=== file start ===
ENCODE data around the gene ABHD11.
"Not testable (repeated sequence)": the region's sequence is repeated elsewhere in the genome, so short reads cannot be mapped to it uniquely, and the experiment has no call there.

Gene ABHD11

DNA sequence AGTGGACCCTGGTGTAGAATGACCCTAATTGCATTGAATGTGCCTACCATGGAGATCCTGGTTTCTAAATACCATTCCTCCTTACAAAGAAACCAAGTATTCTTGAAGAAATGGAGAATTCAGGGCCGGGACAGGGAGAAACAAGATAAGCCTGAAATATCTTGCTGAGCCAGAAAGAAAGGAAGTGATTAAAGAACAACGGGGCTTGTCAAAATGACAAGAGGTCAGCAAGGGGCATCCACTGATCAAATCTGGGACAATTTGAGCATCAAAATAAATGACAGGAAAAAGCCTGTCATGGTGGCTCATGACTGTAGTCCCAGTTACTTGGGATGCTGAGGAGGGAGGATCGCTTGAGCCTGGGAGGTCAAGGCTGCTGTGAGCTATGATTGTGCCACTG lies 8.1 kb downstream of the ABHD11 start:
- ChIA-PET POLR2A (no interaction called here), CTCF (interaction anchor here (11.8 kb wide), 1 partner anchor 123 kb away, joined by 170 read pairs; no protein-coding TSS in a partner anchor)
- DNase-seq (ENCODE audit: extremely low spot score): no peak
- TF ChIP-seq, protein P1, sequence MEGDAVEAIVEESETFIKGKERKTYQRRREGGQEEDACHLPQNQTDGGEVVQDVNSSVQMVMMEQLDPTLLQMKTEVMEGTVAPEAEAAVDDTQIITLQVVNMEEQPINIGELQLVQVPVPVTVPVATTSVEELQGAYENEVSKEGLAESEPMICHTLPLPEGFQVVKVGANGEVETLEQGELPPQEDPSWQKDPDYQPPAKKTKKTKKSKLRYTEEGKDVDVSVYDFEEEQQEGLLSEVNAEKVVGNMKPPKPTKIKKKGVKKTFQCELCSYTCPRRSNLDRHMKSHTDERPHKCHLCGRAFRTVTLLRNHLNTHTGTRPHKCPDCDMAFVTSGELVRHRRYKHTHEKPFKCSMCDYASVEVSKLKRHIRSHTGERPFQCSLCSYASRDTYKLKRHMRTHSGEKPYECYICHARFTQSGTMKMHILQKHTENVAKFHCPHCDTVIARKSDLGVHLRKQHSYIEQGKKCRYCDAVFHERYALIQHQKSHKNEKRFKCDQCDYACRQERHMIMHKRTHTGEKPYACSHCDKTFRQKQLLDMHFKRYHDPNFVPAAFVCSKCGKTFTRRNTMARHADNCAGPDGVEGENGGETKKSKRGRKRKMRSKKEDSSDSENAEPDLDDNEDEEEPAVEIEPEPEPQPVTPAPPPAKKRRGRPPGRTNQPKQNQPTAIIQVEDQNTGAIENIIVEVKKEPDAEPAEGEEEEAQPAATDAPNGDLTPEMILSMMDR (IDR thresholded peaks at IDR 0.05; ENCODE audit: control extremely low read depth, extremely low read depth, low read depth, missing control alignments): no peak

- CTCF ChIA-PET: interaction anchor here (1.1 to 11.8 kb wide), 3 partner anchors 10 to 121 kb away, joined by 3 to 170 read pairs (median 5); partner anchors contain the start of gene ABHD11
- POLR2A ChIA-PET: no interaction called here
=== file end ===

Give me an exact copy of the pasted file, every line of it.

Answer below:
ENCODE data around the gene ABHD11.
"Not testable (repeated sequence)": the region's sequence is repeated elsewhere in the genome, so short reads cannot be mapped to it uniquely, and the experiment has no call there.

Gene ABHD11

DNA sequence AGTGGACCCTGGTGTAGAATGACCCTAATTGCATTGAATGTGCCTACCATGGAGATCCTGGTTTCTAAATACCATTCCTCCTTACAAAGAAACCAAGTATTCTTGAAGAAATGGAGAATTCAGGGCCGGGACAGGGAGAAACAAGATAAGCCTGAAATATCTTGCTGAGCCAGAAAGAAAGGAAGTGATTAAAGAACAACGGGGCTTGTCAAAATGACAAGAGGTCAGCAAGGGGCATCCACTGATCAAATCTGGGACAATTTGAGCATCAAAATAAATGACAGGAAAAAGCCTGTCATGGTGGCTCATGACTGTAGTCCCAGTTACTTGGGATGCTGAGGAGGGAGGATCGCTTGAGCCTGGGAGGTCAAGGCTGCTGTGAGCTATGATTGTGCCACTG lies 8.1 kb downstream of the ABHD11 start:
- ChIA-PET POLR2A (no interaction called here), CTCF (interaction anchor here (11.8 kb wide), 1 partner anchor 123 kb away, joined by 170 read pairs; no protein-coding TSS in a partner anchor)
- DNase-seq (ENCODE audit: extremely low spot score): no peak
- TF ChIP-seq, protein P1, sequence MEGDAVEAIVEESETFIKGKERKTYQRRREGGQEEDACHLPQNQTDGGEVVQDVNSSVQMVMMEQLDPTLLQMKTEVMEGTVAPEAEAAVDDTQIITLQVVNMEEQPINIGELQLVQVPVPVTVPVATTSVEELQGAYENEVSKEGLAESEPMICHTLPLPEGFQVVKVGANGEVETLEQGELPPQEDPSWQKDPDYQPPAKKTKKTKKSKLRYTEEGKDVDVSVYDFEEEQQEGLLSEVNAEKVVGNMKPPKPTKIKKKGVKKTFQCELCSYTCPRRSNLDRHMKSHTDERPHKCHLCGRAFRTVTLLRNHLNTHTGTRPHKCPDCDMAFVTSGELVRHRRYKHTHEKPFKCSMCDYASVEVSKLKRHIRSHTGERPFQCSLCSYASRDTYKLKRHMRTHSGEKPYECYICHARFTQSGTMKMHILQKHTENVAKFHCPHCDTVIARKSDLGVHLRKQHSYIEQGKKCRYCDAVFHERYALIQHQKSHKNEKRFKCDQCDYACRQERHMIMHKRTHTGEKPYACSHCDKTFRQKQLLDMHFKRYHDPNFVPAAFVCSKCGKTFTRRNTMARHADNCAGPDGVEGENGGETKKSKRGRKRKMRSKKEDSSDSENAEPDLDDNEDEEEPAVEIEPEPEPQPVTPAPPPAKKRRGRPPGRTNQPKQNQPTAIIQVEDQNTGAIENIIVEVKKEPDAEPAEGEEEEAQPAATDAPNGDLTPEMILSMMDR (IDR thresholded peaks at IDR 0.05; ENCODE audit: control extremely low read depth, extremely low read depth, low read depth, missing control alignments): no peak

- CTCF ChIA-PET: interaction anchor here (1.1 to 11.8 kb wide), 3 partner anchors 10 to 121 kb away, joined by 3 to 170 read pairs (median 5); partner anchors contain the start of gene ABHD11
- POLR2A ChIA-PET: no interaction called here